S.C. Code Ann. § 15-11-10. 

In other words, a lis pendens can only be filed when the plaintiff is seeking to assert an ownership interest in the property.  Pond Place Partners, Inc. v. Poole, 567 S.E.2d 881, 889 (S.C. Ct. App. 2002).  Since the filing of a lis pendens is an extraordinary privilege granted by statute, strict compliance with the statutory provision is required.  Id.  Thus, the lis pendens will only stand if Plaintiffs have a legitimate claim to an ownership interest in the Property.  As stated by the South Carolina Supreme Court in the recent decision of Carolina Park Associates, LLC v. Marino, 400 S.C. 1, 9, 732 S.E.2d 876 (S.C. 2012), “if the court finds that the lis pendens does not ‘affect[ ] the title to real property’ as required under § 15–11–10, the lis pendens is not authorized by the statute and the statute does not limit the court's power to cancel it.”1

Plaintiffs have taken the position that they do not seek to assert an ownership interest in the Property but rather to insure that any judgment they might obtain can be satisfied.  Affidavit of Charles Lane dated March 26, 2015, at ¶2.  This is not the purpose of a lis pendens.  “The purpose of a notice of pendency of an action is to inform a purchaser or encumbrancer that a particular piece of real property is subject to litigation.”  Pond Place, 567 S.E.2d at 889.  “The lis pendens mechanism is not designed to aid either side in a dispute between private parties.”  Id. (quoting 51 Am.Jur.2d Lis Pendens § 2 (2000)).  A lis pendens is certainly not designed to act as a prejudgment attachment in a matter that relates to real estate but does not involve an actual claim to interest in real estate.  Id. at 890; 51 Am.Jur.2d Lis Pendens § 26 (“Notices of lis pendens, filed by parties who sought the imposition of a constructive trust on certain properties are improper where the parties sought the constructive trust only to satisfy the judgment they sought against the property owner, and they were interested in the property only as collateral.”).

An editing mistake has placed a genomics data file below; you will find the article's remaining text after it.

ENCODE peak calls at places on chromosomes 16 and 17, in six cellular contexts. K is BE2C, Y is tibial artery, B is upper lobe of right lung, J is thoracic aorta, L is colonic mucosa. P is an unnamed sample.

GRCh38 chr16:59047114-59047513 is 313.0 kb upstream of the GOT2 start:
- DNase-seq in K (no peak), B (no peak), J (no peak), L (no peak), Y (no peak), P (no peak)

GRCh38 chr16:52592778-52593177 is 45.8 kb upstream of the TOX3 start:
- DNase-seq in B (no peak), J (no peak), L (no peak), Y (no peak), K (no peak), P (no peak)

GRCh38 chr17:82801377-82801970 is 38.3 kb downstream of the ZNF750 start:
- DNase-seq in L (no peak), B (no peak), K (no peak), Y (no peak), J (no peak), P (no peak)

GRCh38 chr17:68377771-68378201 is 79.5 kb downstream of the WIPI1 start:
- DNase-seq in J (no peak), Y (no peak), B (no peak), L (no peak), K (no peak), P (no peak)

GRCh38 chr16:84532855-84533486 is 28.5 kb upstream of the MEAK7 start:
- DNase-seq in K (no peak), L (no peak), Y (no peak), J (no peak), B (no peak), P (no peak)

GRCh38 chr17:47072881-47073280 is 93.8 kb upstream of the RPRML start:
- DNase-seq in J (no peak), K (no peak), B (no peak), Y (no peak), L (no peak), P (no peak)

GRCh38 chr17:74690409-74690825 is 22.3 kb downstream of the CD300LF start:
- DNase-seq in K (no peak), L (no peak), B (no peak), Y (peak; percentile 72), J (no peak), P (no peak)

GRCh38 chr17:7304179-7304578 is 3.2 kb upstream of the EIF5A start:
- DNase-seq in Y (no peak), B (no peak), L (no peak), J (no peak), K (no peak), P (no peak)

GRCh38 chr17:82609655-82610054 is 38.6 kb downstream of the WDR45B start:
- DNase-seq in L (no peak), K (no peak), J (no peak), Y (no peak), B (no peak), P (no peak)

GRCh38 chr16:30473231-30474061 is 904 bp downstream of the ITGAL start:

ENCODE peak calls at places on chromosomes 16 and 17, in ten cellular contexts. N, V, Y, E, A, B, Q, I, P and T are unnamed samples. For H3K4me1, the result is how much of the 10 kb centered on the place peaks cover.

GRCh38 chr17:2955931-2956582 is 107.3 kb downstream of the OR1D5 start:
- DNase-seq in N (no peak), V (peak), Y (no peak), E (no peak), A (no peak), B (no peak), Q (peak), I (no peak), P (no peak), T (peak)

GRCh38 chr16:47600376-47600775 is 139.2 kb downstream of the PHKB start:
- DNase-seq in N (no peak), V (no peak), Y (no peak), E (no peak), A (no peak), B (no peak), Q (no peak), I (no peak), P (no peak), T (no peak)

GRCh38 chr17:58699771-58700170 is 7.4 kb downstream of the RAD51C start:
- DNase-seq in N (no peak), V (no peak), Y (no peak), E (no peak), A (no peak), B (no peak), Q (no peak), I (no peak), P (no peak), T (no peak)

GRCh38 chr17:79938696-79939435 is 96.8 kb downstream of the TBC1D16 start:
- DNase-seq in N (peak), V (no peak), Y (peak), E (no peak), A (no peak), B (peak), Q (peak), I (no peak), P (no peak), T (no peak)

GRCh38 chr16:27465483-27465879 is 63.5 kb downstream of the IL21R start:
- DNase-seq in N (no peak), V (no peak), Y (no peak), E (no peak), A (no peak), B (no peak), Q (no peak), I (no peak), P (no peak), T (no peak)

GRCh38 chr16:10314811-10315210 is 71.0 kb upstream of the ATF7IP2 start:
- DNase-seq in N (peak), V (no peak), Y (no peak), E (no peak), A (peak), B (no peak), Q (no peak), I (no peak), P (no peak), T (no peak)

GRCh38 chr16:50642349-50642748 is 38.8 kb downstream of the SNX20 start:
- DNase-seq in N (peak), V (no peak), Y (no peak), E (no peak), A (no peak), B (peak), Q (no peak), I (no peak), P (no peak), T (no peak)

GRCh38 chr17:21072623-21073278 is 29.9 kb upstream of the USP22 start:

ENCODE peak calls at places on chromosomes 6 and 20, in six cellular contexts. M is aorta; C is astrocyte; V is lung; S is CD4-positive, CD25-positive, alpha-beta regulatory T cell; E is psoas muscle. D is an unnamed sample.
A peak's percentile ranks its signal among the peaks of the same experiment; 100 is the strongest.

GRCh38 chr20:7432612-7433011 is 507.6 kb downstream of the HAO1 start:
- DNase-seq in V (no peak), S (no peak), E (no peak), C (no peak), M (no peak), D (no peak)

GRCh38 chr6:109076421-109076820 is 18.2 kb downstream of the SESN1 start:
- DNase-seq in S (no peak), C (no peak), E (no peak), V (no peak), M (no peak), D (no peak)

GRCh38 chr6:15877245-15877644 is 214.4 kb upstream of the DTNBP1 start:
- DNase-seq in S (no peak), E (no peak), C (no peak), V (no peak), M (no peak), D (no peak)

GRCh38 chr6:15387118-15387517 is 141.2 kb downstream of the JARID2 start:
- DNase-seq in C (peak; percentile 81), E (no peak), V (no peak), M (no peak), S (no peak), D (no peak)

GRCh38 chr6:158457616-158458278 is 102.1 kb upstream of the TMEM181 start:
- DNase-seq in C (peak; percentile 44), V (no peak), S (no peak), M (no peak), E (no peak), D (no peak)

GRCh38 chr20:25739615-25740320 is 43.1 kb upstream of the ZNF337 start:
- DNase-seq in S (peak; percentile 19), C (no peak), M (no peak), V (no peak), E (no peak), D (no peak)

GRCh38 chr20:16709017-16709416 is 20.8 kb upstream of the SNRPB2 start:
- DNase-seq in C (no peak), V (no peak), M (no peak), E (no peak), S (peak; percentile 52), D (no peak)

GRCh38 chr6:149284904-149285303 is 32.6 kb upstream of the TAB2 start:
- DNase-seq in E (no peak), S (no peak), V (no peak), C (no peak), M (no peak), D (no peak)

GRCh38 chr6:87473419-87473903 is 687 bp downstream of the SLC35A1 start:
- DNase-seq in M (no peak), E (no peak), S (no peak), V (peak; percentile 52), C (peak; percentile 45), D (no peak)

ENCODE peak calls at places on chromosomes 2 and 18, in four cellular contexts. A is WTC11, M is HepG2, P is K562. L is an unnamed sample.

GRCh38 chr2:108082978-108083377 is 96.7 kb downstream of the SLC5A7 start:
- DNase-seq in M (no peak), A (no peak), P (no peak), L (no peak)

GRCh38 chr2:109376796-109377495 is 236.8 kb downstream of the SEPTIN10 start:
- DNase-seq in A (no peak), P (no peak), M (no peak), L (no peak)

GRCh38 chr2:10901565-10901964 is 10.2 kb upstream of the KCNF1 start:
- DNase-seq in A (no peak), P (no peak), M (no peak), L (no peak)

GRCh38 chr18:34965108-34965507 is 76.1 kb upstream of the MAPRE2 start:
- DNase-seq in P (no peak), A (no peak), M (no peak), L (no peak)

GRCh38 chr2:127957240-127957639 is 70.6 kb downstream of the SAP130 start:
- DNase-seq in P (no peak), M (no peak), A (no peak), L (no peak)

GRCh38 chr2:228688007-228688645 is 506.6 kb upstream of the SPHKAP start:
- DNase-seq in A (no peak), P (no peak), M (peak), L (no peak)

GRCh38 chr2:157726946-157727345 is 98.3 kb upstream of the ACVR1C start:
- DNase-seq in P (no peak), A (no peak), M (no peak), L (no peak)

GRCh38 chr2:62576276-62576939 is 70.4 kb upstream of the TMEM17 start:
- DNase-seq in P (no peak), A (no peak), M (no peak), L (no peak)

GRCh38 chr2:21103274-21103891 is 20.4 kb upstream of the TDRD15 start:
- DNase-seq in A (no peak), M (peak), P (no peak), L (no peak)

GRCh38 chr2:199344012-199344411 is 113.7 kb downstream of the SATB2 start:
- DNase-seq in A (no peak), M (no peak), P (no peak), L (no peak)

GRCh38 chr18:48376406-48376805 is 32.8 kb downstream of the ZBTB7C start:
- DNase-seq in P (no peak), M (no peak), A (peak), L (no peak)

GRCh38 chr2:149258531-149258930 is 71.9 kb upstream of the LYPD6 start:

For the reasons stated herein, Lender’s Motion for Summary Judgment and Motion to Cancel or Amend Lis Pendens are hereby GRANTED;

IT IS THEREFORE ORDERED, ADJUDGED AND DECREED THAT final judgment is granted in favor of Lender and Ashley II on Plaintiffs’ First and Second Causes of Action;

AND IT IS FURTHER ORDERED THAT the Lis Pendens filed in this case is cancelled and the Clerk of Court is hereby directed to mark the Lis Pendens as cancelled and dissolved ten (10) days from the date of entry of this order;


May 25, 2015
Charleston, South Carolina



1 Plaintiffs have alleged claims for declaratory and injunctive relief pursuant to South Carolina’s Anti-Assignment statute (Seventh Cause of Action) and for fraudulent conveyance (Eighth Cause of Action); however, under the circumstances and facts alleged, the Court finds that these claims do not independently support a lis pendens.  First, these claims, as pled, do not affect title as required by the statute.  Second, these claims are dependent upon Plaintiffs establishing that Ashley II is indebted to Plaintiffs or defrauded Plaintiffs in some way.  Third, to the extent that these claims address the “Baker Hospital Property” as referenced in the Third Amended Complaint at ¶115, the issue is moot, because the Lis Pendens upon the Baker Hospital Property was released by that certain Consent Order of Dismissal with Prejudice filed on January 12, 2015. Finally, this case is distinguishable from Lebovitz v. Mudd, 293 S.C. 49, 358 S.E.2d 698 (S.C. 1987), because, in the instant case, there is no allegation that any property owned by Ashley II has been conveyed, other than the Baker Hospital Property, which has been released from the Lis Pendens, as discussed, supra.